Mock debate may work, if the students have sufficient information that they can make valid arguments on each side. The cochlear implant/deaf community debate, for instance, is a topic that is polarizing enough to surface lots of assumptions and get people talking passionately.

Case studies are excellent with sophisticated audiences. Present a case study in which some of the issues you want to highlight are prevalent - preferably, something from real life that caused a genuine dilemma among professionals or principals in the story, in which there had to be a course of action decided. Give students the case study ahead of time if you can, or allow time for them to read it in class, or present it step-by-step using a slideshow format - however you need to get the facts of the case into them to process. Then stop at a crucial decision-making point and have students discuss what they would recommend as a course of action and why.
posted by Miko at 4:33 PM on November 16, 2008

-Have a "field trip" where the entire class goes from point A to point B within your campus. Yeah, I know graduate seminars don't typically have field trips, but I don't think this is "beneath" the level of the class. Stop at the bathroom, stop at water fountains. Think hard about the *details* of access. I know this is not a class for beginners - there are many accessibility details that are rarely, if ever, discussed in the classroom. For example: are there paper towels in the bathroom right next to the sink, or would a manual wheelchair user have to get her hands dirty while wheeling over to the towels? Are there large gaps and/or potholes in the floor/ground? Would a powerchair user get stuck? Is there a lowered water fountain? Does it contain enough space underneath it that a wheelchair user could actually wheel up to the fountain (the answer is sometimes no)? Are the doors really heavy? Do the elevators actually work? Is there Braille writing where there should be? Etc.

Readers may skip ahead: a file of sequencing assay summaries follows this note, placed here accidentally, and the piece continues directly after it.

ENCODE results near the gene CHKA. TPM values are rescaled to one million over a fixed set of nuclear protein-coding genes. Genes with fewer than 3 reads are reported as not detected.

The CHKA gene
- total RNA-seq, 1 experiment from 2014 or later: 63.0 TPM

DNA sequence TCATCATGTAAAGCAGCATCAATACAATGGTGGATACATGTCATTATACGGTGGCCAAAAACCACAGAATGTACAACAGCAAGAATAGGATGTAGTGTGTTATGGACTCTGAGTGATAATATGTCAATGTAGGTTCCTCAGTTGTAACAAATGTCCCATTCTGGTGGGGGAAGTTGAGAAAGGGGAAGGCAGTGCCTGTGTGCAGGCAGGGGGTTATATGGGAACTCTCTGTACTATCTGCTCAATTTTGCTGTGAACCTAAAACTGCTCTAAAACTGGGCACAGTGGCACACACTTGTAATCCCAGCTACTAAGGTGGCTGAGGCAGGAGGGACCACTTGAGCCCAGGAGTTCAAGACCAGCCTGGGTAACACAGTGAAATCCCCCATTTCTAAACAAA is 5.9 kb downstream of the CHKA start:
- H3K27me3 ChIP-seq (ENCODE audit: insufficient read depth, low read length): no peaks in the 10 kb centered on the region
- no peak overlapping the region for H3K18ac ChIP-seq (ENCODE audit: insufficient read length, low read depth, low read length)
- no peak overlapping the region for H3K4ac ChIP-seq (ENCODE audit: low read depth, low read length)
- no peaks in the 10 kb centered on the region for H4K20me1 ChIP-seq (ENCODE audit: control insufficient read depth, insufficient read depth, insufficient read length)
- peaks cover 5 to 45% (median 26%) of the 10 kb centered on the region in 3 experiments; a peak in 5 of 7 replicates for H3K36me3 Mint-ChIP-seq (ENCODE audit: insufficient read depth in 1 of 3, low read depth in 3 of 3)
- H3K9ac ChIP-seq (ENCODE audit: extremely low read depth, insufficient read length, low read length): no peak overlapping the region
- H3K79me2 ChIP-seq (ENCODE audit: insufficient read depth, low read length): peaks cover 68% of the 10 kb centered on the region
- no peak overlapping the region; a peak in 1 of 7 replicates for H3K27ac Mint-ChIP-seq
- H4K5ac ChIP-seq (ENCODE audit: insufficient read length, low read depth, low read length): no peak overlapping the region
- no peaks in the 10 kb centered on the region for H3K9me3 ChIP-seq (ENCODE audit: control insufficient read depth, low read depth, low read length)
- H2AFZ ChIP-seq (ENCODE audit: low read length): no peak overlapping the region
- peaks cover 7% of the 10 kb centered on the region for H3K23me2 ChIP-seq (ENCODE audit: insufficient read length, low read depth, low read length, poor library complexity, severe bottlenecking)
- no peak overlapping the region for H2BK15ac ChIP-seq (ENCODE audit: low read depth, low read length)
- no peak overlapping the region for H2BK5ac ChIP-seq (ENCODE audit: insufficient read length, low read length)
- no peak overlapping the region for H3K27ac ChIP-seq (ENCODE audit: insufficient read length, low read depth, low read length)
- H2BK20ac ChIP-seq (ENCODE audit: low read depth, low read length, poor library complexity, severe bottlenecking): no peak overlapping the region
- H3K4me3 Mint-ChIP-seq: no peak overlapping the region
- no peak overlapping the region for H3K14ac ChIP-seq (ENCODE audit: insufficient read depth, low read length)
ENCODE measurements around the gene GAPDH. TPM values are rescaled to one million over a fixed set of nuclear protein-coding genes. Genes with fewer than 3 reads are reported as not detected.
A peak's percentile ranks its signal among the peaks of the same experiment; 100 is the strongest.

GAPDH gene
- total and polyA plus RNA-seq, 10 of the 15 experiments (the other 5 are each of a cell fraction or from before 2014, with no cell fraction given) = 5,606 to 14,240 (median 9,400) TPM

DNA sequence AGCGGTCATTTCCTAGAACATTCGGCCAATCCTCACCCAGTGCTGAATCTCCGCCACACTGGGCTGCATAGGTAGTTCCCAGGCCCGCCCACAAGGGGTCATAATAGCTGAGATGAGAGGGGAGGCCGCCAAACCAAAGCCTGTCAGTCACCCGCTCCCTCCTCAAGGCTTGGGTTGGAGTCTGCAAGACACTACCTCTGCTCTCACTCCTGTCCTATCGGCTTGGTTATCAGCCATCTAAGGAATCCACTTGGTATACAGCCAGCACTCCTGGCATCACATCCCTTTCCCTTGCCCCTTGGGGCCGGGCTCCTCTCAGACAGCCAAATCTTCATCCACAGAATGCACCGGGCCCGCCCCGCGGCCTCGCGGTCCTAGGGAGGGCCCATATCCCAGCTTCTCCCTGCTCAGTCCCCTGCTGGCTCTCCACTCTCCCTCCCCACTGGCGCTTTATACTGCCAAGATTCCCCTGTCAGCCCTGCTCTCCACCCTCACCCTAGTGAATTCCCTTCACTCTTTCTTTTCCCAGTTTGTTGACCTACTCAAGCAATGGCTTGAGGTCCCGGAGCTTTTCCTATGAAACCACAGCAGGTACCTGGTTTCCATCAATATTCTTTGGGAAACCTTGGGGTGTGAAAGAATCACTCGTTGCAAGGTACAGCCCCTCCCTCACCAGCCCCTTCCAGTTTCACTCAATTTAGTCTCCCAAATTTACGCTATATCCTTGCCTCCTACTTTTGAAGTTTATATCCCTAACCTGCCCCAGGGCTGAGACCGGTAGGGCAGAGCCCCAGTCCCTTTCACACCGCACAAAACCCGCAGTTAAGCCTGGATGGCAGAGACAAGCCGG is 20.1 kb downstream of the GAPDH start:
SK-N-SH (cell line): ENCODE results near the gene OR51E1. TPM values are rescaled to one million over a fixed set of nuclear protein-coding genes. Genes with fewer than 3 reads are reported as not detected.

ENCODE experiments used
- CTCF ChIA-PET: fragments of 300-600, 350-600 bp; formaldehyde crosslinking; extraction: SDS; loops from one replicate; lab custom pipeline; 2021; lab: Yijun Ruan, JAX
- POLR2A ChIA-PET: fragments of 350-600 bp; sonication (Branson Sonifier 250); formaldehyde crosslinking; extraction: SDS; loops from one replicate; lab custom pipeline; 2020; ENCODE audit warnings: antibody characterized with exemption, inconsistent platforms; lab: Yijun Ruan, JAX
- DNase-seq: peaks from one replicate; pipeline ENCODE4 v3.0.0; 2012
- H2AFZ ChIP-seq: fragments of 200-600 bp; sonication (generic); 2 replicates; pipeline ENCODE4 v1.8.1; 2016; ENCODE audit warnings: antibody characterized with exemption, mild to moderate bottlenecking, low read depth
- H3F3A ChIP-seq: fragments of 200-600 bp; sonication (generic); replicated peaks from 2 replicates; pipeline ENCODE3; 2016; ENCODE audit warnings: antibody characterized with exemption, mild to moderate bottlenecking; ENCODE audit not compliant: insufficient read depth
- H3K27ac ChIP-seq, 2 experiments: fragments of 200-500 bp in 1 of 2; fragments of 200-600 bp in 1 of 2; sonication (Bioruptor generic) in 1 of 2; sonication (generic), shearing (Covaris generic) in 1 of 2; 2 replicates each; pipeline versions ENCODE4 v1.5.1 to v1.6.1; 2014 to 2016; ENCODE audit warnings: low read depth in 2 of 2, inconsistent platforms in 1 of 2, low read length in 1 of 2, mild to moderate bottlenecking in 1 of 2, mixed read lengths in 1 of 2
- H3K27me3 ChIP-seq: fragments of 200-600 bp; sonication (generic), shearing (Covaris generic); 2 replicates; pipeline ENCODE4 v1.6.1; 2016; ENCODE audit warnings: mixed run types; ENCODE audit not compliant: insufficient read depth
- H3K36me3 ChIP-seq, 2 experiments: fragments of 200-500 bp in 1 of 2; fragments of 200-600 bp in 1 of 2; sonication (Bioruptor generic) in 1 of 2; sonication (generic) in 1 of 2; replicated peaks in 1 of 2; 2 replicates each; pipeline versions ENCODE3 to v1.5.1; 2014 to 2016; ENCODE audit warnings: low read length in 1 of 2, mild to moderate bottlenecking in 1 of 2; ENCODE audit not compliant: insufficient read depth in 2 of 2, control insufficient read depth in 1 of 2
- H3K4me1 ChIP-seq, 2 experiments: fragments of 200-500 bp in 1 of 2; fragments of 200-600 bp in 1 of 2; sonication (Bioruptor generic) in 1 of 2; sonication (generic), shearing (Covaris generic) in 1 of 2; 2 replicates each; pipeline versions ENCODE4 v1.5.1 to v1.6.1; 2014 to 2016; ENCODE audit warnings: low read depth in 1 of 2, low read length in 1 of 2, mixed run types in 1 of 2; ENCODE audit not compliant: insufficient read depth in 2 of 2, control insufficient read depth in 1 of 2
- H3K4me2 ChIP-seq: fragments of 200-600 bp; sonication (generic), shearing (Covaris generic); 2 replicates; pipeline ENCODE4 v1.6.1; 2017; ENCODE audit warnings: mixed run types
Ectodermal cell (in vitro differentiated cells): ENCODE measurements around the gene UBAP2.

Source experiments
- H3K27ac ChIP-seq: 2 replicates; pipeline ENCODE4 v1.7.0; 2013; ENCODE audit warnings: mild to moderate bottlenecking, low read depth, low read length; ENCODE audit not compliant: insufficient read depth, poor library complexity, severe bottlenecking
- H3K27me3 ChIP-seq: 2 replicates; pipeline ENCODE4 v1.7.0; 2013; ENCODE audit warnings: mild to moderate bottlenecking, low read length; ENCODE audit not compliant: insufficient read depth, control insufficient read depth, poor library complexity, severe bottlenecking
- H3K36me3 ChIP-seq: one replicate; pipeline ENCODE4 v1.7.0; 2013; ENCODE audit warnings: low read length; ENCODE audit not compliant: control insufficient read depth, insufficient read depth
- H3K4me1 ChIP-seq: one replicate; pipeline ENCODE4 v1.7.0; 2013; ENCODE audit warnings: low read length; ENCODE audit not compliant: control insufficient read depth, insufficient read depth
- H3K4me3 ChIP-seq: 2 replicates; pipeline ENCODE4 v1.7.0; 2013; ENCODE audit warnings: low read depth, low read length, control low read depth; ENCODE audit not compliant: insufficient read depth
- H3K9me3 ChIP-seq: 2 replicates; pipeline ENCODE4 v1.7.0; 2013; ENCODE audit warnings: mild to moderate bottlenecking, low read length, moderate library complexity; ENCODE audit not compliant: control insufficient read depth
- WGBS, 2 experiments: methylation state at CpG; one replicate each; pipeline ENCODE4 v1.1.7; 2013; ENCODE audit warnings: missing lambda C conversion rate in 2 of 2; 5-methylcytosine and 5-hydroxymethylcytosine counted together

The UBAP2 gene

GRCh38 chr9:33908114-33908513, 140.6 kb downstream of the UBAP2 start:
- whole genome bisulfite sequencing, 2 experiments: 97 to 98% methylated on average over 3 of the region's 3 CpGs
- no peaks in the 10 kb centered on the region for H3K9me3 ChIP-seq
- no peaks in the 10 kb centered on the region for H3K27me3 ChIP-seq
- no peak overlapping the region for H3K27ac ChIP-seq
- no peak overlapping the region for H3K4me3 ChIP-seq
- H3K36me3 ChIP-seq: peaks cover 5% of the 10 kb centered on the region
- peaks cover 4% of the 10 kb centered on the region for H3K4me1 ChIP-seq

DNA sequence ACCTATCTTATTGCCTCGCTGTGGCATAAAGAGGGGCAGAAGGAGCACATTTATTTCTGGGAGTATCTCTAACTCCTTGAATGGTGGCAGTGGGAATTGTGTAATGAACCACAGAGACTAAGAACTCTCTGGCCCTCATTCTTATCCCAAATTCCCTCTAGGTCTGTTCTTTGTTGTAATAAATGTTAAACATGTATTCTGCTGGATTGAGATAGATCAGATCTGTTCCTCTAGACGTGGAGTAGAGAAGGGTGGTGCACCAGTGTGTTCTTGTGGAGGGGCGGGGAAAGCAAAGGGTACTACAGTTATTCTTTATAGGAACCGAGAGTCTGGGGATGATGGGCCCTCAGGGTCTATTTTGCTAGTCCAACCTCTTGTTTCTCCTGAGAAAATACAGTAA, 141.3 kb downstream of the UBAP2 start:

-Have participants try to design the "perfect" accessible hotel room. This isn't easy, because the accommodations necessary for one person may be nuisances for the next. (Classic example: strobe lights on fire alarms for deaf people are bad for epileptics.) Maybe the participants will conclude that the "perfect" room isn't possible and that multiple types of accessible rooms are necessary. That could be interesting too. What are the limits of accommodation? What about cost? What if it costs much more to accommodate disability X than disability Y? What if disability X is rare? What if the hotel is broke? Are there cheaper ways to accomplish goals that are normally accomplished with expensive technology?

-Come up with well-written, well-reasoned arguments against ableism. For example, an ableist attitude might be that disabled people are "burdens on society", or that anybody who is dependent on another person for care isn't really an adult. Refute these arguments (without just saying "that's wrong").